Louisiana Court of Appeal Upholds Jury Award for Bossier Parish Family in School Bullying Case

management-school-3-1524193-1024x348School bullying is a commonly discussed problem in our generation.  Parents are often faced with dilemmas on how to protect their children and instruct them in dealing with bullies at school.  In earlier eras perhaps this was considered a problem for the individual family to bear alone.  In a recent case out of Plain Dealing, Louisiana however, the Louisiana Second Circuit Court of Appeal affirmed that school teachers and the school board can now be held liable for such bullying and its effects.  

On December 10, 2012, a fourth-grade boy, J.B., at Carrier Martin Elementary School in Plain Dealing, Louisiana broke his arm during playground recess when three boys knocked him to the ground to keep him from tattling. J.B.’s parents filed a lawsuit on behalf of their son against the Bossier Parish School Board (“Board”), and teacher Tricia Huckaby seeking damages. After a trial before the Judicial District Court for the Parish of Bossier, Louisiana, the jury found in favor of the parents and awarded $125,000 in general damages, $12,674.14 in special damages, and $25,000 to the mother for the loss of consortium for a grand total of $166,784.63 with legal interest. The Board appealed the finding of liability and argued that the award was excessive.

A school board, through its agents and teachers, owes a duty of reasonable supervision over students pursuant to La. C.C. art. 2320.  For liability to be imposed on a school board for inadequate supervision of students, there must be (1) proof of negligence and (2) proof of a causal connection between the negligent supervision and the resulting damage to a student. See  Creekbaum v. Livingston Parish School Board, 80 So. 3d 771 (La. Ct. App. 2011).   The standard of care required by the school supervisors over the students is only what would be expected of a reasonably prudent person in same or similar circumstances. The risk of injury had to be both foreseeable and preventable if a requisite degree of supervision had been exercised.  In awarding damages, a jury is empowered with great discretion and the award will only rarely be disturbed on appeal if an abuse of discretion is found.  

The Court of Appeal affirmed the District Court jury’s finding that the Board was liable for the damages resulting from J.B.’s injury.  The Court of Appeal noted that J.B. had reported to Mrs. Huckaby that the three boys were bothering him during recess. Although school policies existed which required Mrs. Huckaby to further question J.B. about his complaints, Mrs. Huckaby neglected to do so.  J.B. essentially warned Mrs. Huckaby of the foreseeable danger he was facing, yet Mrs. Huckaby dismissed his concerns.  Based on these facts, the Court of Appeal concluded that the jury was not clearly wrong in finding that the Board and Mrs. Huckaby breached their duty to provide reasonable supervision and that this lack of supervision led to J.B.’s injuries.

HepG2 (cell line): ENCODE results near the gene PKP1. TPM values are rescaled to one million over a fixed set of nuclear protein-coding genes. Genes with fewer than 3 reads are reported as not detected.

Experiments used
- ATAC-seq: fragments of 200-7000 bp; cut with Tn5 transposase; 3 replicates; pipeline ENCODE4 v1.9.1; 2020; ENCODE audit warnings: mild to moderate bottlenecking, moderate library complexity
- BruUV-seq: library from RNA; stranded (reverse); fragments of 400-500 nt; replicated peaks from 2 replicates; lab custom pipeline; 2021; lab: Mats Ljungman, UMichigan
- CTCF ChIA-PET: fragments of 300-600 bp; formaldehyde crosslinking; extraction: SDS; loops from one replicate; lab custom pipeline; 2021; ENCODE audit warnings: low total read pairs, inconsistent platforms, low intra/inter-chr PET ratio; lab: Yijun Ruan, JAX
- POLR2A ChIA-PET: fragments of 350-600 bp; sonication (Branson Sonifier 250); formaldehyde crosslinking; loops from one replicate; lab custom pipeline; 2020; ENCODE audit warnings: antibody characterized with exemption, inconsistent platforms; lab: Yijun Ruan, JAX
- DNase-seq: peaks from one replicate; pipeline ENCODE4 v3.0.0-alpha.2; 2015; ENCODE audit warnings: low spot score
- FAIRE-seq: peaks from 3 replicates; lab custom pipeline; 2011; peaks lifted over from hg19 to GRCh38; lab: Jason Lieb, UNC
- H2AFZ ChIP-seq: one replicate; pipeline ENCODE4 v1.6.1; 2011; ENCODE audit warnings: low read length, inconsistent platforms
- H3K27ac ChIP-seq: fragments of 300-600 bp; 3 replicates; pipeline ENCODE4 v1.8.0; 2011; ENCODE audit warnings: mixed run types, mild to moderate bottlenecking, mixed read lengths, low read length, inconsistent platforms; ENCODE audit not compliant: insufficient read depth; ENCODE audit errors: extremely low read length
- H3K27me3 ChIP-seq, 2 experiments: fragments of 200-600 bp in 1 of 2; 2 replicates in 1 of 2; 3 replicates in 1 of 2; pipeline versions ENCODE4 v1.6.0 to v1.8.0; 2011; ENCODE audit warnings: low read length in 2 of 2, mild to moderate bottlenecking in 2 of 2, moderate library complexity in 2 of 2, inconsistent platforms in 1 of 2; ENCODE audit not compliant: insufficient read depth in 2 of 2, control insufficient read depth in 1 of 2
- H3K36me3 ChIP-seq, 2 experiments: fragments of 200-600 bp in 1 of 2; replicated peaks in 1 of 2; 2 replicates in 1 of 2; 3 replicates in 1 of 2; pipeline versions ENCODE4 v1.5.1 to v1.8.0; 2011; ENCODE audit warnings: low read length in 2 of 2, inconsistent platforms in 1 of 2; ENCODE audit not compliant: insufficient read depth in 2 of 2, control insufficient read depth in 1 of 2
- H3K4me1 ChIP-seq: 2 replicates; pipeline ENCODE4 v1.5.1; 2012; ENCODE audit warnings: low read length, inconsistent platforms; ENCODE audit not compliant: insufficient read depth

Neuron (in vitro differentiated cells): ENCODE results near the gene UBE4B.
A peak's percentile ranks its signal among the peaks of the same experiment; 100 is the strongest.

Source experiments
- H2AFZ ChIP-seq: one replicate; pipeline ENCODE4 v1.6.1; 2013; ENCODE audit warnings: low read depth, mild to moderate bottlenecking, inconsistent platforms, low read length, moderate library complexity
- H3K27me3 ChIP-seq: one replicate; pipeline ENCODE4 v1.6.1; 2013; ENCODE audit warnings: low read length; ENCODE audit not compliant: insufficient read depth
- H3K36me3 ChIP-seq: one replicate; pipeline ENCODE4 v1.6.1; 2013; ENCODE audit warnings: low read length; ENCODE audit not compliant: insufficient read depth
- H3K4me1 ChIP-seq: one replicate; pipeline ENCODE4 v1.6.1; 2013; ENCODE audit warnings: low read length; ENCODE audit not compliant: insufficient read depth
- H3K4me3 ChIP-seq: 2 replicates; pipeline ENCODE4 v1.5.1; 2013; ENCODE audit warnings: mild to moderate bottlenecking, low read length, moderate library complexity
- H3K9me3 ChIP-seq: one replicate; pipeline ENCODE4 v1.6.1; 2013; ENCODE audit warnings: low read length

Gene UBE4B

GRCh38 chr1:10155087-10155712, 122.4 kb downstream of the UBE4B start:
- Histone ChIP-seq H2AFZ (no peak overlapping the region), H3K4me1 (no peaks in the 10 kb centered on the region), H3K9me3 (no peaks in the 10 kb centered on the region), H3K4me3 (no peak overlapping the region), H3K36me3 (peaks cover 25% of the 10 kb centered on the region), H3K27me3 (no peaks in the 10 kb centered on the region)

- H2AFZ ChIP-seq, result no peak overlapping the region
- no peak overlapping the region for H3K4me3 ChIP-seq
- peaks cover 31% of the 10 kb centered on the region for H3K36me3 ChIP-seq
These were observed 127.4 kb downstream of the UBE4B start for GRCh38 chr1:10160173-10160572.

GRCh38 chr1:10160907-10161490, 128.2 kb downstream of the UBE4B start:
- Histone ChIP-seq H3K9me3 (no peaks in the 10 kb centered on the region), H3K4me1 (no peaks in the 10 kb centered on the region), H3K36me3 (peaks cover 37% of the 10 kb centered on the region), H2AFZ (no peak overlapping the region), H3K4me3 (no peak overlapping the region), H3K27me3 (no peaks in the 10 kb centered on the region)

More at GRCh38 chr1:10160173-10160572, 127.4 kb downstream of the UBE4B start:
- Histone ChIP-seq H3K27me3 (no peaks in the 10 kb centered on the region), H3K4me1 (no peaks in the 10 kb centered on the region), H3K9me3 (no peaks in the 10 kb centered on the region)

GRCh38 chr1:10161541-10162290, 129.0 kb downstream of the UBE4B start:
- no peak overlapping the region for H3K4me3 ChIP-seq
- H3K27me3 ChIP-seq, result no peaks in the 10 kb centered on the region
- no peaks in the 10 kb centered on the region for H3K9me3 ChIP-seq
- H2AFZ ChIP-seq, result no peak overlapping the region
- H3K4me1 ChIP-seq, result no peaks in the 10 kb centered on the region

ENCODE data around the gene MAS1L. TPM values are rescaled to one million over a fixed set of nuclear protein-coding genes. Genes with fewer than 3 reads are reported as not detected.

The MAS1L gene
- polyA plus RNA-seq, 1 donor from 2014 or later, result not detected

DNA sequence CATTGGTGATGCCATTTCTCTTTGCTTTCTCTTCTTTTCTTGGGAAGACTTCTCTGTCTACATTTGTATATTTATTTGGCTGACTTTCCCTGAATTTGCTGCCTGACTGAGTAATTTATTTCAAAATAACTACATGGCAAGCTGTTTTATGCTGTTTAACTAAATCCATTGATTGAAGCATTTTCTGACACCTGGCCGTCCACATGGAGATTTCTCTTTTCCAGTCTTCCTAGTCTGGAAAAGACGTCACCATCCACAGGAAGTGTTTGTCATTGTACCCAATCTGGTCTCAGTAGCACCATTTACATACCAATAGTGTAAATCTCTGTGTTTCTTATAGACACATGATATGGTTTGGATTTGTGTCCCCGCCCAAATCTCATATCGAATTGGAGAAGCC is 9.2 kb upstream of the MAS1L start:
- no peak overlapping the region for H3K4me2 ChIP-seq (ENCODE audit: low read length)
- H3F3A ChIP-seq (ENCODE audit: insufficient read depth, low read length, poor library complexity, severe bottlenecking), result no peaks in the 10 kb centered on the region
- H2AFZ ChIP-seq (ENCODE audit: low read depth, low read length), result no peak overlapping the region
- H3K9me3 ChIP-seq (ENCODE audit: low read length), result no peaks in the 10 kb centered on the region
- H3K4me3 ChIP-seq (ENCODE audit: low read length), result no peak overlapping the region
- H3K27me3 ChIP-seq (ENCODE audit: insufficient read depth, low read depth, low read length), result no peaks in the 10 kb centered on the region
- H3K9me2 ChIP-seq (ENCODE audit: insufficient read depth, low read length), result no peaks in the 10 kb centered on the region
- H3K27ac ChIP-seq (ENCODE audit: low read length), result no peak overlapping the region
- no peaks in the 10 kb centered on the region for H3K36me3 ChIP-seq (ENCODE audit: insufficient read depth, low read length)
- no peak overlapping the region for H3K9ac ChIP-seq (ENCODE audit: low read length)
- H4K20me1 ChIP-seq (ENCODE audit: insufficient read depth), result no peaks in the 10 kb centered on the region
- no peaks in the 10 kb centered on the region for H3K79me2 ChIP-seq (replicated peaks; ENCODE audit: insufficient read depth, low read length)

The Court of Appeal did not find that the jury award was an abuse of discretion. J.B.’s break was a relatively rare type and a painful injury.  J.B.’s doctor concluded that the break could be painful for months, years, and maybe forever.  He required pins in his arm to mend the break which limited his activities.  J.B.’s mother testified that the incident made J.B. more reticent and greatly added to her caretaking duties.  These facts coupled with a jury’s wide berth in awarding damages led the Court of Appeal to conclude that a jury award of $125,000 for general damages and $25,000 for loss of consortium was not an abuse of discretion. The District Court jury award was therefore affirmed.

While bullying may have been a personal problem in the past, this case highlights the role that educators do play in keeping children safe. If Mrs. Huckaby had been exercising reasonable supervision as required by the law, J.B. may have been spared his injuries. If you think you might have a viable claim, it is important to contact a good lawyer who can navigate the complexities of finding liability against school boards.  

Additional Sources: JEFF BRAMMER AND DAISY BRAMMER, INDIVIDUALLY AND ON BEHALF OF THE MINOR, JACKSON BRAMMER VERSUS BOSSIER PARISH SCHOOL BOARD AND TRICIA HUCKABY

Additional Berniard Law Firm Articles on Injuries to Minors in Louisiana: Louisiana Appeals Court Finds Tangipahoa Parish School Board Partially Liable for Eye Injury Sustained on School Band Trip